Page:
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Friday, February 10, 2006

Kissing 'risks meningitis'

Intimate kissing of many different partners can quadruple a teenager's risk of meningitis, a study has found.

Kissing with tongues enables the potentially deadly meningococcal bacteria to pass between partners.

The Australian team which carried out the British Medical Journal study of 144 teenagers defined multiple partners as up to seven in a fortnight.

Lead researcher Robert Booy said teenagers should change their behaviour - but accepted most would not.

In addition to kissing multiple partners, a history of preceding illness, and being a student were linked to an increased risk of disease, while attendance at a religious event was linked to a lower risk.

Other factors can increase someone's risk of becoming ill if they are exposed to the bacteria, the researchers found.

Having had the Epstein-Barr virus - itself called the 'kissing disease' - is a factor, as is having an upper respiratory tract infection. Being a student also appeared to increase risk.

But attending religious services did not.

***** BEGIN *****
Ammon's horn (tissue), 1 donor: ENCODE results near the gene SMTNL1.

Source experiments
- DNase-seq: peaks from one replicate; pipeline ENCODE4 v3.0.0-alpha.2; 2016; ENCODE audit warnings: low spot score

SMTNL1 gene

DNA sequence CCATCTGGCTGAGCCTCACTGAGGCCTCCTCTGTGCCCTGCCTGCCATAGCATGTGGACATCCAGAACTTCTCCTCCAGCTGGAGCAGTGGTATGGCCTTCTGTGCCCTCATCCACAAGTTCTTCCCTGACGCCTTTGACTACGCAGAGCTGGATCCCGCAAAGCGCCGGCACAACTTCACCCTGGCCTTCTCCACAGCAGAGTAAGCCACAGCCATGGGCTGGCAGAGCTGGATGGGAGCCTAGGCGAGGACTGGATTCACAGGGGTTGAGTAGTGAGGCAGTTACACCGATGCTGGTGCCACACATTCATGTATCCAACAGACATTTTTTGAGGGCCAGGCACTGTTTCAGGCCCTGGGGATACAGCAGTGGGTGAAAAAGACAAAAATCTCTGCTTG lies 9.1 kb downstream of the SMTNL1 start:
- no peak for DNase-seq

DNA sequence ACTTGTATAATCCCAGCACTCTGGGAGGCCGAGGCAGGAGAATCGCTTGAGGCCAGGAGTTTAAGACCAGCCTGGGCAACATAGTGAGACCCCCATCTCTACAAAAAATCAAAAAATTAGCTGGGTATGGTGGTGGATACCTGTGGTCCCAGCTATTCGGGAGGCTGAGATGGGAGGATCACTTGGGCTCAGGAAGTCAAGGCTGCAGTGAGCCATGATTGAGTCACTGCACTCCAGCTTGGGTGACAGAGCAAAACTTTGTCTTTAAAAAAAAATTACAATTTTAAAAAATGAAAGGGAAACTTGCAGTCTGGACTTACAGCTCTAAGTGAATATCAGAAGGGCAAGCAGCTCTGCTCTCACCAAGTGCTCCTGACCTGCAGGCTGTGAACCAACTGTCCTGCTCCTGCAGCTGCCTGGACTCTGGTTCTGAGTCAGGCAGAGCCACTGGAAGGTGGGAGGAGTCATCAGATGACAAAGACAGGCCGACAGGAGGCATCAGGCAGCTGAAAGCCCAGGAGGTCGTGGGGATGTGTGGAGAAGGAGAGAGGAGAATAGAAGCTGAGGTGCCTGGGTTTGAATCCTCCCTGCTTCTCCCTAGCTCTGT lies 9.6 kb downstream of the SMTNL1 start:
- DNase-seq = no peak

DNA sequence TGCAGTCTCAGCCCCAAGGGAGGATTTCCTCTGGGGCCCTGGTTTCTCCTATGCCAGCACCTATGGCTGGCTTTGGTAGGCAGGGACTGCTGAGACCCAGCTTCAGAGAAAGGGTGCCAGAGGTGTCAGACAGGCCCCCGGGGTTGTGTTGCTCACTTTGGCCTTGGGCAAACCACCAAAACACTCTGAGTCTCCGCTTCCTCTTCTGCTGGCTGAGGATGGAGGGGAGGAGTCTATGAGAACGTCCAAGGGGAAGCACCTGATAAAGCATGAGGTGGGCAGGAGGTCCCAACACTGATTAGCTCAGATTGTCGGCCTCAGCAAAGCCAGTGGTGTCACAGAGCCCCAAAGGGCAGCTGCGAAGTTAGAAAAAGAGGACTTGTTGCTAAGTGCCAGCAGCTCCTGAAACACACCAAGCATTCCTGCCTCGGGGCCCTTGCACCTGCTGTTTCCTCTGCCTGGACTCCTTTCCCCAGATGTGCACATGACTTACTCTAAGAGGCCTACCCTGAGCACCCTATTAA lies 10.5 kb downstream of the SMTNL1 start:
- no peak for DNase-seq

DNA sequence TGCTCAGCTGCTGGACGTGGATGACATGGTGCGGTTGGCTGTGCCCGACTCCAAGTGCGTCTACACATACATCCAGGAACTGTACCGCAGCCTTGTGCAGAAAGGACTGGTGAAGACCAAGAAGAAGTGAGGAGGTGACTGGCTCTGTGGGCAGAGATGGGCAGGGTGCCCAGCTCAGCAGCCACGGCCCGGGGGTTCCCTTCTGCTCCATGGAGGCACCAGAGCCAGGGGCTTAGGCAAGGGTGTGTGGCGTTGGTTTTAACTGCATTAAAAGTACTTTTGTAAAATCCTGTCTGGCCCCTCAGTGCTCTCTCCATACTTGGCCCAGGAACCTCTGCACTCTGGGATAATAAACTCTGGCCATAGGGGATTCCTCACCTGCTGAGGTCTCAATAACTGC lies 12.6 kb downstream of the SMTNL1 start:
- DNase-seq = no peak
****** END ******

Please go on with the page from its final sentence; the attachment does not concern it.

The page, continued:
The researchers suggest these last two factors could be 'markers' of behaviour, indicating whether they are more likely to have multiple kissing partners and be attending parties, where the meningococcal bacteria can also be passed on by smokers' coughing.

Linda Glennie, head of research at the Meningitis Research Foundation, which funded the study, said: "I don't expect teenagers to become nuns and monks for the duration of their university career, but I would encourage them to be aware of the symptoms."

Common Symptoms of Meningitis

  • High temperature, fever, possibly with cold hands and feet

  • Vomiting, sometimes diarrhoea

  • Severe headache

  • Joint and muscle pains, possible stomach cramps

  • Neck stiffness

  • Dislike of bright lights, disorientation



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